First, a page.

Who thought 3D printers would become this affordable? Less than a decade ago a decent 3D printer would cost you in excess of $2,000.
Fortunately, mass production and stiff market completion is counting in our favor. You can now get a cheap 3D printer for under $300, with 100 micron printing resolution!
Choose your price category and read the review, for now we have only reviewed the best printers under $500, and $1000, we even recently added the under $300 category!
Want to know more about the materials you will be printing with the part one has got you covered.
Warning: this guide may contain calculations...we get technical!
What to know what the most common mistakes are when 3D printing and how to avoid them, then part 2 is for you.
This guide is less theoretical and focuses more on the practical aspects of setting up your 3D printer correctly.
Choosing the correct plastic may be one of the hardest tasks a aspiring 3D printer. The plastic makes the print, and no, if you really to excel at 3D printing you cant always use PLA!
In this guide we discuss the various plastics and which temperatures and settings you should use when 3D printing with them.
PLA and ABS may be popular, but these aren’t the only 3D printing materials which you should use. Did you know you can use wood and even metal infused PLA?
The Robo R1 Plus 3D printer comes out tops in the sub-$500 category. With the unique ability to print not only PLA, but also ABS, HIPS and Nylon, the Robo really creates some separation between itself and the competition.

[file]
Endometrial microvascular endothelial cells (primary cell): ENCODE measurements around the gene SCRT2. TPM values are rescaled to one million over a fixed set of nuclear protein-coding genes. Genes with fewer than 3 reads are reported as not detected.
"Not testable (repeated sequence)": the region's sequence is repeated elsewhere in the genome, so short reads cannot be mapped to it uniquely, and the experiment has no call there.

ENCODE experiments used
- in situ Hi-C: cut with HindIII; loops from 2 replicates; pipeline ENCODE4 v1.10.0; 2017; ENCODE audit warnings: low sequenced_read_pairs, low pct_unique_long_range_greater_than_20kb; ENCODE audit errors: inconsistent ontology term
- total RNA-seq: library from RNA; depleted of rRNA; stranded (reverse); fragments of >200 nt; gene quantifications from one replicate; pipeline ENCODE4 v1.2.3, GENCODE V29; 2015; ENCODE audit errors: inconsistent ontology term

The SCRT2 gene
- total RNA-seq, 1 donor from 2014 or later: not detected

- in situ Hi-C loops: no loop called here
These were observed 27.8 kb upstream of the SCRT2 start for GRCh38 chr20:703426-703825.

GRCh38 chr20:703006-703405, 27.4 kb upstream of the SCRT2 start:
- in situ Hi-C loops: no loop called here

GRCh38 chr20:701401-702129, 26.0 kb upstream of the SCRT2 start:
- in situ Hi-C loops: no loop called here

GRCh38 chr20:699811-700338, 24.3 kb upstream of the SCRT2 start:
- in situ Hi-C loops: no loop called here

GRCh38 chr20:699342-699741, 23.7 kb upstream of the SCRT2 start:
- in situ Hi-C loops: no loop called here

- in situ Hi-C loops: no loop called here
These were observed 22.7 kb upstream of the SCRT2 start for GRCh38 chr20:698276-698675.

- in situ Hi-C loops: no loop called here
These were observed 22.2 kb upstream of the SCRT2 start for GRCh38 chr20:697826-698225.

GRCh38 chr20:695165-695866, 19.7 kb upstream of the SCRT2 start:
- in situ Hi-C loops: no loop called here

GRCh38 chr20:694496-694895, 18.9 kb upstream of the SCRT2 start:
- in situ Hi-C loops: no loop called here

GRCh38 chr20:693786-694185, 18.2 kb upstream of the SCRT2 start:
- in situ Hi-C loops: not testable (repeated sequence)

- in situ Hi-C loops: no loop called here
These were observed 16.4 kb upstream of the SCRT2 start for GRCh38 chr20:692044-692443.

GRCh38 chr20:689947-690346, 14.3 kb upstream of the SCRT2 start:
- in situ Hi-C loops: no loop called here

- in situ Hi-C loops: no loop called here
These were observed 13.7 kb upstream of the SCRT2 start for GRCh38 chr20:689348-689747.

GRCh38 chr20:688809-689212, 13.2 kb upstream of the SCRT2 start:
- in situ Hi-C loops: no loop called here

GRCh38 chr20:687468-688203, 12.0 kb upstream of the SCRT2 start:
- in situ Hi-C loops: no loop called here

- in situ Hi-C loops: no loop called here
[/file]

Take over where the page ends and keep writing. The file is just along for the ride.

It is truly amazing what Robo was able to offer with this, their entry level printer. Previously these features were only available on large and expensive printers, now, for less than half a grand, you get:
After choosing your 3D printer, you have to make the very important decision of choosing the 3D printer filament which you will be using. In our printing with polymers guide we take a close look at the various attributes of the thermoplastics you could use and how they affect the quality and strength of your prints.The most common types of plastic which are supported are either PLA or ABS. Here are some quick guidelines for deciding between the two.
PLA is a biodegradable, and the most environmentally friendly plastic available. From plastic bags to plastic cups, it is one of the plastics you will encounter most frequently in everyday life.
ABS is a strong, semi-transparent plastic with a high melting point. Contrary to PLA, ABS is not biodegradable and can be toxic at very high (400ᵒC+) temperatures. Fortunately, it “melts” far sooner than that, and is one of the best plastics to use with your 3D pen.
Click the button below to go to our in-depth guide where we take a look at features, pros and cons of these two filaments
The modern 3D printers require very little time to setup. Some of these printers even offer WiFi connectivity and automatic calibration with printed bed leveling.
This means that you can jump straight into creating 3D prints in less than an hour after purchasing a user-friendly 3D printer.
With the right plastic, you can print 3-dimensional objects right in front of your very eyes. 3D printers have improved dramatically in printing speed in the last few years.
Most objects which I created in my plastic art portfolio was completed within a day. Except for the wine rack, which took 238 hours!